Some County Commission members said Wednesday they are dismayed that County Mayor Weston Wamp has not returned County Attorney Rheubin Taylor’s computer and cell phone despite a commission resolution directing that it be done.
Also, Commissioner Warren Mackey said he is concerned that some county employees feel “intimidated” by the Wamp administration.
The new county mayor issued a directive that the longtime county attorney be fired. Attorney Taylor has stayed on, while citing he has a four-year contract. The matter is now in Chancery Court.
Questioned by Commissioner Greg Martin, County Mayor Wamp said he hired attorney Barret Albritton to represent him in the Taylor case at a cost of up to “just under $25,000.” At the $25,000 level, it would have required County Commission approval. County Mayor Wamp earlier spent $5,000 of county funds for a legal opinion from a Knoxville attorney in the Taylor matter.
The commission earlier hired attorney John Konvalinka for his advice in the case for $10,000.
Commissioner Mackey said if the county winds up having to pay attorney Taylor for his remaining contract and also pay a replacement county attorney “it could be close to a million dollars.”
Attorney Albritton said the county attorney’s office has carried on with remaining staff in the absence of county attorney Taylor. County Attorney Taylor responded, “I’ve been there every day,” though he said he has been hampered by not having his county computer and cell phone.
Attorney Albritton, who said the two sides are moving toward a settlement, said the health benefits have been restored for attorney Taylor, whose wife has heart issues.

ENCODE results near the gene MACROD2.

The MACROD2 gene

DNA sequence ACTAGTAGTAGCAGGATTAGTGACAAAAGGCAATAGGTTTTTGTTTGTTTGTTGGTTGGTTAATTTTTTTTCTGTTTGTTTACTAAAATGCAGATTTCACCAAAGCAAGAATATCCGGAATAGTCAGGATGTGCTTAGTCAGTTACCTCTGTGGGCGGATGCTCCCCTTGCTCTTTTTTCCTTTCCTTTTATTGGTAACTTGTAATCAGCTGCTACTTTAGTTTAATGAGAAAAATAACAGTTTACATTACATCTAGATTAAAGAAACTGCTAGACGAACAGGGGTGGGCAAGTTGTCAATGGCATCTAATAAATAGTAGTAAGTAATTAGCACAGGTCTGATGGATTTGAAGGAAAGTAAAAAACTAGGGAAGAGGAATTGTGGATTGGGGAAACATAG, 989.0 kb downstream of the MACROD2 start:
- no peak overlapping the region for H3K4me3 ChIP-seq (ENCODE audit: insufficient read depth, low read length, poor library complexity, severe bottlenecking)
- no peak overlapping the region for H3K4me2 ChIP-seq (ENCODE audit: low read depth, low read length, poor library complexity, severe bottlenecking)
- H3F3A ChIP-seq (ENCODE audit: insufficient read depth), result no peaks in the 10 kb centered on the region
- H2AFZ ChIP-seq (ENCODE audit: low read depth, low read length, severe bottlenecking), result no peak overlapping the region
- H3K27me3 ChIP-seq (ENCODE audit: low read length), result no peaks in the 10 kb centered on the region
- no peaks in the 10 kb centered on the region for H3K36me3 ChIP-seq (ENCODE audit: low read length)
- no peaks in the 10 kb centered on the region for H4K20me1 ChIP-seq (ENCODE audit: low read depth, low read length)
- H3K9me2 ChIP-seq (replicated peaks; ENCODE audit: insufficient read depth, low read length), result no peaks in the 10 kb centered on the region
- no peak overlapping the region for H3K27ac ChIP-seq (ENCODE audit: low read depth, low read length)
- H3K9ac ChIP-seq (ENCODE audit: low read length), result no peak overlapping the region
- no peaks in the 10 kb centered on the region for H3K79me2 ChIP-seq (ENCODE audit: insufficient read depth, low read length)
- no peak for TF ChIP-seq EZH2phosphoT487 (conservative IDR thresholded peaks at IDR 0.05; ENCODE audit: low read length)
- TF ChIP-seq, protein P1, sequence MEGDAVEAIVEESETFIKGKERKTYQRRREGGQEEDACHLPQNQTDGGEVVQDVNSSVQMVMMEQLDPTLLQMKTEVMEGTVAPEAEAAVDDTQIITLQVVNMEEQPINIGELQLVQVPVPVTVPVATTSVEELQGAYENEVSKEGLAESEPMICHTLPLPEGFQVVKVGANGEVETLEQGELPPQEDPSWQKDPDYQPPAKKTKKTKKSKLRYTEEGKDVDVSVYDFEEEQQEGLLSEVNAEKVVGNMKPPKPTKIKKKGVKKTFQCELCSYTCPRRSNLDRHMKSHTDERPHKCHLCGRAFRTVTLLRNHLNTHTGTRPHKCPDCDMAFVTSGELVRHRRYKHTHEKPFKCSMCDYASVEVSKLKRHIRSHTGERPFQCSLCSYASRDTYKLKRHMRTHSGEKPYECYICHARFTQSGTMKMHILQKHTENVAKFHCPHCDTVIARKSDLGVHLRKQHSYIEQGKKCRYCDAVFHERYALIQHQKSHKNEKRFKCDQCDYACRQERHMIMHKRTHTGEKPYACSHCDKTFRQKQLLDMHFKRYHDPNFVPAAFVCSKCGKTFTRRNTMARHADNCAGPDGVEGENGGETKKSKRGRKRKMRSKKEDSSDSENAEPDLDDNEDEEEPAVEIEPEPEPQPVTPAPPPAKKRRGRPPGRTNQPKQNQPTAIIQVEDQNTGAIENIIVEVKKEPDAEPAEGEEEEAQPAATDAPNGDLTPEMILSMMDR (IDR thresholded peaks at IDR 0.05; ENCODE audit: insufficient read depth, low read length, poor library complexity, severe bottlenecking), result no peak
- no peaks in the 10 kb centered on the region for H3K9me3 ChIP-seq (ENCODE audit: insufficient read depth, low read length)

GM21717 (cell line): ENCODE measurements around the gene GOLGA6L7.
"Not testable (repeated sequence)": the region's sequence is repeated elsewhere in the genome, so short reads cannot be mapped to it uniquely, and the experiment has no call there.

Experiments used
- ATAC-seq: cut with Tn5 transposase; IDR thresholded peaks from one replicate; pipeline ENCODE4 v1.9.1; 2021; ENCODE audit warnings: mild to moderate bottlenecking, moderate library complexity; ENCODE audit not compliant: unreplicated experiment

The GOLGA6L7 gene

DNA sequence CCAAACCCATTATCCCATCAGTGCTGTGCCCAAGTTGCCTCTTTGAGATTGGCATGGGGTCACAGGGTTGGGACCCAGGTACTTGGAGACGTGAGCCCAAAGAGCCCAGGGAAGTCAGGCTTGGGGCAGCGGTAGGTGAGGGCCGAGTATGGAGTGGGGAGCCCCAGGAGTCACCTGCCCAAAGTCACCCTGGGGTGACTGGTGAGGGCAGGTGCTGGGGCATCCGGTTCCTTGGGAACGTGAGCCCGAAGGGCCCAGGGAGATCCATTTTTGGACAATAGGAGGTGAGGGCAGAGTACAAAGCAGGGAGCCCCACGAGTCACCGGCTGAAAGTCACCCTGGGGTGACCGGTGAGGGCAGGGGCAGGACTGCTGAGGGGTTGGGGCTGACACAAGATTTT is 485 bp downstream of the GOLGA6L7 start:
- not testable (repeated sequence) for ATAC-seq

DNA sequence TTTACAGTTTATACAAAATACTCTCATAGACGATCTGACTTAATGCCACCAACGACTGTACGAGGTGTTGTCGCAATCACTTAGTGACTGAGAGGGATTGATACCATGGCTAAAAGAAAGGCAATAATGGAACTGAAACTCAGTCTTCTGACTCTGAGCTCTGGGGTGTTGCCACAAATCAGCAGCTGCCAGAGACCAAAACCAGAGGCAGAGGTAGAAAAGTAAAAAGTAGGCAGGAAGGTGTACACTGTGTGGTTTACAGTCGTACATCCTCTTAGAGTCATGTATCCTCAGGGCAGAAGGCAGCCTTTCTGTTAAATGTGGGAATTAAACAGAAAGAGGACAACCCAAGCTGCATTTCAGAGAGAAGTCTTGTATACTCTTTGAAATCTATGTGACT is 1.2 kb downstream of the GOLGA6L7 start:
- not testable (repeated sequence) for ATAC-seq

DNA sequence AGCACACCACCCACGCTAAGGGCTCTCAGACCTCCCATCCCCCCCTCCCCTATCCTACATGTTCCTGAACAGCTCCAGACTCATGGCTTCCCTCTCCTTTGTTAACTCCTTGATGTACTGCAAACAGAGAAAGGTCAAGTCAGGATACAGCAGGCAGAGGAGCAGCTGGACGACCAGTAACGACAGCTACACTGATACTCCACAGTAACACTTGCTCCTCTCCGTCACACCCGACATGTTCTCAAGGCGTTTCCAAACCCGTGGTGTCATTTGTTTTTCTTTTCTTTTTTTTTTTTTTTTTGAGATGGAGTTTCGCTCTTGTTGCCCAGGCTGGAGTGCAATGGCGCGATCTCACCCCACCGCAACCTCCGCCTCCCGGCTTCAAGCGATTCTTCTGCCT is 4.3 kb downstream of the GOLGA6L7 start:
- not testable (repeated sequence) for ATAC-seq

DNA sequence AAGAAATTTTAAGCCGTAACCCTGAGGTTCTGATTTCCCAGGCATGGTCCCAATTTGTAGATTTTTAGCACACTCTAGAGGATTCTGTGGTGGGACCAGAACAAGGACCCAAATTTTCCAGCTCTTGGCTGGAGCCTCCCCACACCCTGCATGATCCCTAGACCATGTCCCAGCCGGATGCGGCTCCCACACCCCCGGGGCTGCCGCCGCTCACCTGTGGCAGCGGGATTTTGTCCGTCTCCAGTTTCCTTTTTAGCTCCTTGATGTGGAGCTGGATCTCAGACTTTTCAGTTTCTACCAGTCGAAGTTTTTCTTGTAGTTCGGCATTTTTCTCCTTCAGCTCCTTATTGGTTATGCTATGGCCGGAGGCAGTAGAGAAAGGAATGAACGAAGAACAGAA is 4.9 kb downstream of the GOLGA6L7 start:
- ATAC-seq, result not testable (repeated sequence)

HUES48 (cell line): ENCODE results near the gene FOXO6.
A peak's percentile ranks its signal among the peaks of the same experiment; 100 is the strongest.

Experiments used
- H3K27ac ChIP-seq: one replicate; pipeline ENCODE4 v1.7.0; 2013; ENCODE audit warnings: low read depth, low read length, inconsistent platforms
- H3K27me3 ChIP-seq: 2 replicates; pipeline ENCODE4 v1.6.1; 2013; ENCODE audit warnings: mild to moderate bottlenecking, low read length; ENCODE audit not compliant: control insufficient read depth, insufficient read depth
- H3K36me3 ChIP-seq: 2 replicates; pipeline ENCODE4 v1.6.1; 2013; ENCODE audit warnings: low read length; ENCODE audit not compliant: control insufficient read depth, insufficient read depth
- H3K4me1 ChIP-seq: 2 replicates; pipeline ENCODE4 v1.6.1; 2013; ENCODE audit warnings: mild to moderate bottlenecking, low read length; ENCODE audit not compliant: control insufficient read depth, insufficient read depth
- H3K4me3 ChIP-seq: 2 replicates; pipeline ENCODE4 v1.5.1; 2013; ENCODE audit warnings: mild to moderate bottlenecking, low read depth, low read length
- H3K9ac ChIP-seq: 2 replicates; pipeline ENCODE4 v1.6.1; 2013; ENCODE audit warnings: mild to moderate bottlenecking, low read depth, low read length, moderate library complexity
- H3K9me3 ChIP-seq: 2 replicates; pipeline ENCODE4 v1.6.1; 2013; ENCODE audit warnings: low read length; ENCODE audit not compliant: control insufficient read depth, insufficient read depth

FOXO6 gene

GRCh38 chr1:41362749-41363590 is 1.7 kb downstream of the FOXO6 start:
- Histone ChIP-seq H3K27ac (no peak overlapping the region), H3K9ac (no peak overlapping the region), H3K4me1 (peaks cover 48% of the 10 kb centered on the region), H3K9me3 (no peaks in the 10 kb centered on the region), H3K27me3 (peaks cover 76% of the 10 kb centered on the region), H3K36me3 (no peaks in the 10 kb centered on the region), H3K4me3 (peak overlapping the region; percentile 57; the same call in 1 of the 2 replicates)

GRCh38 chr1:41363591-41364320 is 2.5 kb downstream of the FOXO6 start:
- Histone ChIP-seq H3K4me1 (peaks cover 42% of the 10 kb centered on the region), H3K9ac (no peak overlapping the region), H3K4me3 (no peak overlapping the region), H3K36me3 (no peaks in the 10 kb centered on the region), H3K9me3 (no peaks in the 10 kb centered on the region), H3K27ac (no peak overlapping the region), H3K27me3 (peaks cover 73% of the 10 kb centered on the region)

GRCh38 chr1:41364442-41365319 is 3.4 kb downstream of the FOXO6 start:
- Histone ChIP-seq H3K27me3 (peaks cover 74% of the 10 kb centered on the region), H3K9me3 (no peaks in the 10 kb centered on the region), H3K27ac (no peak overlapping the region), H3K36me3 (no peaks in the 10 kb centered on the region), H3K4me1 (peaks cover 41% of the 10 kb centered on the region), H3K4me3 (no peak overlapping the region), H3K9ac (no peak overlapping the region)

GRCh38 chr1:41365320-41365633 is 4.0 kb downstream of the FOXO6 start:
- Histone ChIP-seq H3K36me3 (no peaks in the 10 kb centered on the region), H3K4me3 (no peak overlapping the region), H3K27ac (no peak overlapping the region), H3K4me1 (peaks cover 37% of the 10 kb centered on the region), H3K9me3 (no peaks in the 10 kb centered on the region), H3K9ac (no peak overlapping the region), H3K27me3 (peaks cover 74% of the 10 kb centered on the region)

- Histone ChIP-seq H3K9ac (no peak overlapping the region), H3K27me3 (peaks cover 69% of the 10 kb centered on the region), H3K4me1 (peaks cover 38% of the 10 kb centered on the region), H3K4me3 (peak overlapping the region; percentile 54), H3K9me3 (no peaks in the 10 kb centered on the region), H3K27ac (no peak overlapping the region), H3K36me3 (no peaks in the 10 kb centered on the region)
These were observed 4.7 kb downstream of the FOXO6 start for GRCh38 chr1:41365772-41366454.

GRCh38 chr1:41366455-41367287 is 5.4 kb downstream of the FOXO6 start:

Vice Chairman Joe Graham said, “If we pass a resolution, that is something that should be honored until a judge tells us it is not valid.” He said the action “blatantly disrespects what this body does. If we don’t honor the law, then this is the wild, wild West.”
Commissioner David Sharpe said, “It’s a very serious question how long our county attorney can go on without his computer.”
Commissioner Greg Beck said, “Do we have to go to court every time we pass a resolution? When we pass something, it ought to go into effect.”
He said the response of the Wamp administration on the resolutions passed by the commission in support of attorney Taylor was “We ain’t gonna do nothing.”
Some commissioners also had issues with a proposed Wamp resolution “TO EXTEND RULES REGARDING SECONDARY EMPLOYMENT AND EMAIL, INTERNET, PHONES, CELL PHONES, AND INTRANET TO ALL EMPLOYEES.”
County Mayor Wamp said “in the interest of transparency” that the rules should extend to upper-level employees, including those in his office as well as the county attorney.
He said the county handbook had not been updated since 2010 and this and other sections need to be change.
One aim of the change would be to stop county officials from taking outside jobs that “adversely affect their job performance” or raise a possible conflict of interest. County Attorney Taylor has an agreement that he can do outside legal work.
The county mayor said under current rules, passed by the County Records Commission, that emails are only kept for 10 days. He said five years is the accepted standard, and he said the Sheriff’s Office keeps them for 10 years.
Asked the cost, he said one estimate was $7,500 per month for the email storage.
Commissioner Mackey said, “Can you imagine the cost if we took these records back forever? I’m not willing to spend any money on it.
“I’m opposed to tracking everyone. It’s big government and intrusive government. I take it as another attempt to intimidate employees and hold something over their heads. I see a trend of trying to intimidate county workers, and I don’t like It.”
He said commissioners have heard from a number of concerned county employees.
Attorney Taylor said, concerning putting new rules on his office, that it deals with a number of confidential attorney-client matters. He said, “We have information in our office that we have to keep confidential.”